The provisional liquidation is often considered as a preliminary stage to the realization of a restructuring by way of concordat. The provisional liquidators rely on their expertise to work out restructuring proposals with the company. Basically, a provisional liquidator can liaise with the company’s creditors and advise them candidly on the merits and viability of restructuring proposals. Creditors can rely on the advice of provisional liquidators knowing that they have a duty to advance the interests of creditors first and foremost as independent officers of the Court.

All of these characteristics have unsurprisingly led to the widespread adoption of provisional liquidation in Bermuda. In 2016, Kawaley CJ suggested a lawyer to regarding Up Energy Development Group Limited [2016] Bda LR 94 that he “did not recall a single insolvent arrangement approved by [the] Court which had not been promoted, in part at least, by provisional liquidators. The lawyer in question was unable to contradict the assertion that a single insolvent arrangement promoted without provisional liquidators would be unprecedented.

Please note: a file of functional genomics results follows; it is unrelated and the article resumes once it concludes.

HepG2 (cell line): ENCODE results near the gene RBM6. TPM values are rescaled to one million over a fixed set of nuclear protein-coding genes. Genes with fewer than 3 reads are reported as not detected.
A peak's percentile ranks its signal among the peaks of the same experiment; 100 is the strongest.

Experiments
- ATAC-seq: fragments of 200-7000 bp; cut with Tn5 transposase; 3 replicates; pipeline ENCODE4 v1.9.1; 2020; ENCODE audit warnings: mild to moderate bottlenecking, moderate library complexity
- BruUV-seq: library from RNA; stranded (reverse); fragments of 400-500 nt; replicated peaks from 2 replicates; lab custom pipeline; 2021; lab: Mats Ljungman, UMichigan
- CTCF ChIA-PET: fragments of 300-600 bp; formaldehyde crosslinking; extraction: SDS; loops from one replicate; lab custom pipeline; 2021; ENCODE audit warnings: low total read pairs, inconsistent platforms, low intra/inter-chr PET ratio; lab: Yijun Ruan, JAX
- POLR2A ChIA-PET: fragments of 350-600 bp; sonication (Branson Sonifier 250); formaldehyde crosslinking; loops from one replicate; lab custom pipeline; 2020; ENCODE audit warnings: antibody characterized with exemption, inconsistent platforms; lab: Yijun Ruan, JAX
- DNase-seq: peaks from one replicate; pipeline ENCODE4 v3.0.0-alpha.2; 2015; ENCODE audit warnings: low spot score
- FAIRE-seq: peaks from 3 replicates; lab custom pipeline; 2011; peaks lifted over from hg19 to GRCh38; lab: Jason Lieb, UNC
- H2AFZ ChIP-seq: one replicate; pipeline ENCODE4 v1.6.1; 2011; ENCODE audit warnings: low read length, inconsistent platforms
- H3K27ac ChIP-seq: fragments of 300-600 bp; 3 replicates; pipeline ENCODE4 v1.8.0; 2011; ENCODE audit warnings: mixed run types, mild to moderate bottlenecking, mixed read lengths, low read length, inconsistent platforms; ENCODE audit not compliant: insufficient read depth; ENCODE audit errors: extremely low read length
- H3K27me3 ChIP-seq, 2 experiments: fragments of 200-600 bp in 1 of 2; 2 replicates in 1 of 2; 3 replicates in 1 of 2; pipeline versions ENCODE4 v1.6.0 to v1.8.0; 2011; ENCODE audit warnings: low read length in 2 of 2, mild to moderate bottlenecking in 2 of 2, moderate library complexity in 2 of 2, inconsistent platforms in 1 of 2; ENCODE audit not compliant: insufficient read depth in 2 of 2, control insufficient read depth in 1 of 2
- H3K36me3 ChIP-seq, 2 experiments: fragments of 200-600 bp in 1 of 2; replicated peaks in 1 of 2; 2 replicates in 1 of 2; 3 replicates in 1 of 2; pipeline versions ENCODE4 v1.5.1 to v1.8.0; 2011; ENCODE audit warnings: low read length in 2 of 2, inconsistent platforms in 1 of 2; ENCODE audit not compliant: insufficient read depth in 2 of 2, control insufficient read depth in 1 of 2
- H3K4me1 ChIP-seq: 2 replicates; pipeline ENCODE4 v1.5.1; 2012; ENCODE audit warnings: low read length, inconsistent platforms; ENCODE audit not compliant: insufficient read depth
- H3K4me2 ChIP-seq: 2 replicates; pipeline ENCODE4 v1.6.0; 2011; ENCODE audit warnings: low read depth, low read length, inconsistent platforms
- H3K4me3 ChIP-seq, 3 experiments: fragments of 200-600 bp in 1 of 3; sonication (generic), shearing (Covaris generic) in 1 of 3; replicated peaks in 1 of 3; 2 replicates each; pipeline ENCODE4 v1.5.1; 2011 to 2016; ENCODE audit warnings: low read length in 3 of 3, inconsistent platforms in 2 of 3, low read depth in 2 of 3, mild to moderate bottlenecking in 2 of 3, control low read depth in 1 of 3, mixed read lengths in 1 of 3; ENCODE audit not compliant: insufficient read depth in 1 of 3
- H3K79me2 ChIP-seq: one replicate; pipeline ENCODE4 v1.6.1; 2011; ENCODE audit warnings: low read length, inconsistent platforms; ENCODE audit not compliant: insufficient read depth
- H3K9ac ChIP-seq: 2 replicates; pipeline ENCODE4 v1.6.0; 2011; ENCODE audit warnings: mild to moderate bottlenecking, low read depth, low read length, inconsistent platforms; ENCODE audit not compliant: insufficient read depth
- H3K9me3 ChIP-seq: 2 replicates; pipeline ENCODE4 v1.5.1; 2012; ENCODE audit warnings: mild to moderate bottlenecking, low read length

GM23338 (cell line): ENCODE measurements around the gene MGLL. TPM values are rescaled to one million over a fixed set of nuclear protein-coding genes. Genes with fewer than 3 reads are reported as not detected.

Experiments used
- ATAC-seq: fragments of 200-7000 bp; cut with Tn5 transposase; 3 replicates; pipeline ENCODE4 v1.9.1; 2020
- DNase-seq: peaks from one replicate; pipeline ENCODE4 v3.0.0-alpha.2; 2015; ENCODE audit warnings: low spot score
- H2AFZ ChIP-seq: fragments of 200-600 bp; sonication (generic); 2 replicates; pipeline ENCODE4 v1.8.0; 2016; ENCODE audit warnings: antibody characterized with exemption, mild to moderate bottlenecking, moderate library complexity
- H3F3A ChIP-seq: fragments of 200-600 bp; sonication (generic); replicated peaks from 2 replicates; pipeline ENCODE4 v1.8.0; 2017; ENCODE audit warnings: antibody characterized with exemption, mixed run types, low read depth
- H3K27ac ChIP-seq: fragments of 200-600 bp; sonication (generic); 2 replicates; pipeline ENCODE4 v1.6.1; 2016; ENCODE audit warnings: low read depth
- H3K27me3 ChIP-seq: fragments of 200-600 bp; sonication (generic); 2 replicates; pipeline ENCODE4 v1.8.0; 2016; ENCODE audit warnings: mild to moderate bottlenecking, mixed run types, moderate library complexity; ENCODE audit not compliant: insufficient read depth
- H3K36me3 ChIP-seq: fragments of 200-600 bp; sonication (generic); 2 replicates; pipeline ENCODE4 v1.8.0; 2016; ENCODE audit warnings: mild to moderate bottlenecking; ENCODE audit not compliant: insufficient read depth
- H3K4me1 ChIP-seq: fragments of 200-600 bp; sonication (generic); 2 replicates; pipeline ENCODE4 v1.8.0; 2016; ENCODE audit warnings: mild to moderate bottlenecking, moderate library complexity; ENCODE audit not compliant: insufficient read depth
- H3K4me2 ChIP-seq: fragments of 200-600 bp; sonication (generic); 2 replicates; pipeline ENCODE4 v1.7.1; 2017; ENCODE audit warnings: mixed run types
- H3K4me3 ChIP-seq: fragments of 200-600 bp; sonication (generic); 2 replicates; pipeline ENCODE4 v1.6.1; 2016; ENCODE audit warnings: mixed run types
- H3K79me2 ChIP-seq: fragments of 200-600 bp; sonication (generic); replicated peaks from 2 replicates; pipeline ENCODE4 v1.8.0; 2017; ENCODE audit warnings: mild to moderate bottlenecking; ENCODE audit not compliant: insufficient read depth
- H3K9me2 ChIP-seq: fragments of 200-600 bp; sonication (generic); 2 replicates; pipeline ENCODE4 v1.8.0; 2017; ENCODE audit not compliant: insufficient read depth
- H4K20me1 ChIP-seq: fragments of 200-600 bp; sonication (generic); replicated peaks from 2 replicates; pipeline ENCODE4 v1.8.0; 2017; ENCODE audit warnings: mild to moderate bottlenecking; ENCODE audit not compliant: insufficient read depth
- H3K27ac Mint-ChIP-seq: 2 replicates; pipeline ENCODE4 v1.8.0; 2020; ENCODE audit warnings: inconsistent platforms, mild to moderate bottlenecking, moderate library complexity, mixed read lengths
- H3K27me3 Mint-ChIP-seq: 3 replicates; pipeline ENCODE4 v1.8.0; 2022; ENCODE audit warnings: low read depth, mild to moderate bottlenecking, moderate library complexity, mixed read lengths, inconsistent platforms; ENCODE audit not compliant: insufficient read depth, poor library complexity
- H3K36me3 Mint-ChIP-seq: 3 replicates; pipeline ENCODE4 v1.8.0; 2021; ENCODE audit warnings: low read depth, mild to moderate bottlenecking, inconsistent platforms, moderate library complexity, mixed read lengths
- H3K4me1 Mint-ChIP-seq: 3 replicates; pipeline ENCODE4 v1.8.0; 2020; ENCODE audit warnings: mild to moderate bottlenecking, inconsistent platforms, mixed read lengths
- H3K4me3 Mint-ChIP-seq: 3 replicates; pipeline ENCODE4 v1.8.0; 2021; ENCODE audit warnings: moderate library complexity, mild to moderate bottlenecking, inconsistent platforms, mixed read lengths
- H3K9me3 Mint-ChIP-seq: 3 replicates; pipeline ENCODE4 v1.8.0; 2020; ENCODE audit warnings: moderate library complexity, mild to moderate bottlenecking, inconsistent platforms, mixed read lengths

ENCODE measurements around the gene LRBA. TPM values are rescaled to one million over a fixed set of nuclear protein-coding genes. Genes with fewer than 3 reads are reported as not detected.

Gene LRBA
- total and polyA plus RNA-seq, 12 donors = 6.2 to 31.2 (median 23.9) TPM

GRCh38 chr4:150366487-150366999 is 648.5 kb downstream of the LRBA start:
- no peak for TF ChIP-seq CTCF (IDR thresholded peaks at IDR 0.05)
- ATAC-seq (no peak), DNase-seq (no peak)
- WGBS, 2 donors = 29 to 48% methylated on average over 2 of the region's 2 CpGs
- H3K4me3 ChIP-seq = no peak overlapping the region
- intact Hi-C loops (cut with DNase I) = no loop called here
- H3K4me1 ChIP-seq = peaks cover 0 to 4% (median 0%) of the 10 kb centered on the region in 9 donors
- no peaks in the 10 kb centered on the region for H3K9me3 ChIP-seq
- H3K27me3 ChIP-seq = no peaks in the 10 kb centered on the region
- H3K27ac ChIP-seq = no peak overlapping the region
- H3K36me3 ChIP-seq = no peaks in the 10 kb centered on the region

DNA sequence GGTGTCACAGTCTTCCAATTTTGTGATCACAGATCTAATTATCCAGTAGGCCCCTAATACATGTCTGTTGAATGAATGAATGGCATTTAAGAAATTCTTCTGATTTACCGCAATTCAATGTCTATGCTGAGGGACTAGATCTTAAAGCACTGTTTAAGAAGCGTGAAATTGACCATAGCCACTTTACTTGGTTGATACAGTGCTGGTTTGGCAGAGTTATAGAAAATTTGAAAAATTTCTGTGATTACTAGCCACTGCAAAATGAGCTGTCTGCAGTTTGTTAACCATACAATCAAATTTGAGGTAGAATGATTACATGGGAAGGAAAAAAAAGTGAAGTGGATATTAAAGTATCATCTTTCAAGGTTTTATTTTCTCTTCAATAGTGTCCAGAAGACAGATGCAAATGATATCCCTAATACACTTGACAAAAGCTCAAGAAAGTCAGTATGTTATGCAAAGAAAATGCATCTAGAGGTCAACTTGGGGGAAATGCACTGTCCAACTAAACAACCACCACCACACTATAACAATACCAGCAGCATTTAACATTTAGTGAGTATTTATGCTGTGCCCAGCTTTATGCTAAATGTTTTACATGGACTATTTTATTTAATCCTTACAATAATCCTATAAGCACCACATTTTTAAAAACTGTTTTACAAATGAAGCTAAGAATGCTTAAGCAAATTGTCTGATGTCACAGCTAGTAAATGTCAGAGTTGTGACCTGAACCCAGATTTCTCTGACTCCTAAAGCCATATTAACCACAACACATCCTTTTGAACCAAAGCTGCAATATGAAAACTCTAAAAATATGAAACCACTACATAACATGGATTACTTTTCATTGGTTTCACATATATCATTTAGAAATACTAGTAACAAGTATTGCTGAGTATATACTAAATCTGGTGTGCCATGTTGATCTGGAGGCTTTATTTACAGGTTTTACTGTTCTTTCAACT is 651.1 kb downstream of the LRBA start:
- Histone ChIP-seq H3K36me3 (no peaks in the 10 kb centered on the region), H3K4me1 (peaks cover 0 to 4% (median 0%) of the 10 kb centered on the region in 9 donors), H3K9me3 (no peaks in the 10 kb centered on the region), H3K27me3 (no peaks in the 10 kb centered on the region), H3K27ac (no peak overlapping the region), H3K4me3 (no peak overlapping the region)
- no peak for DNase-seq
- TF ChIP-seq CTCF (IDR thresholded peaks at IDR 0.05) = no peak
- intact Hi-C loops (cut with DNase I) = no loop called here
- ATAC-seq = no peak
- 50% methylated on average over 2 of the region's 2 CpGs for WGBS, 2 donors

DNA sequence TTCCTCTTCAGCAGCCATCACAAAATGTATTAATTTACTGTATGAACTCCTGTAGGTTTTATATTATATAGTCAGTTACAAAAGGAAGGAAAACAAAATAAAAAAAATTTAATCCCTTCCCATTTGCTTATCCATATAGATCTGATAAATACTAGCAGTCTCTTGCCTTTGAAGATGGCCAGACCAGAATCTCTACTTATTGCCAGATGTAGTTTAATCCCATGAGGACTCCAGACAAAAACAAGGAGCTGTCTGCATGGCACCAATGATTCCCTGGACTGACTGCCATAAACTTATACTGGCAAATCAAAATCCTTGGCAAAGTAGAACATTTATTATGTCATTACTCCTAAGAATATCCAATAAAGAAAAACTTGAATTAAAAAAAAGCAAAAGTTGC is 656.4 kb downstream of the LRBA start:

Chief Justice Kawaley went on to say that provisional liquidators play a central role in insolvent restructurings which “essentially shape the character of related legal proceedings and the role played by this court”, concluding that “all stakeholders s ‘legitimately expect the JPLs to be appointed’. to oversee an insolvent restructuring.

The opinion of these stakeholders, and in particular of the creditors, plays an essential role in the progress of a provisional liquidation. If a provisional liquidation fails, it will generally be in favor of an insolvent liquidation of the Company in question. Often, an order appointing provisional liquidators is accompanied by an order adjourning a motion for full liquidation. It therefore follows that if the creditors become dissatisfied with the progress of the provisional liquidation, the company risks being liquidated.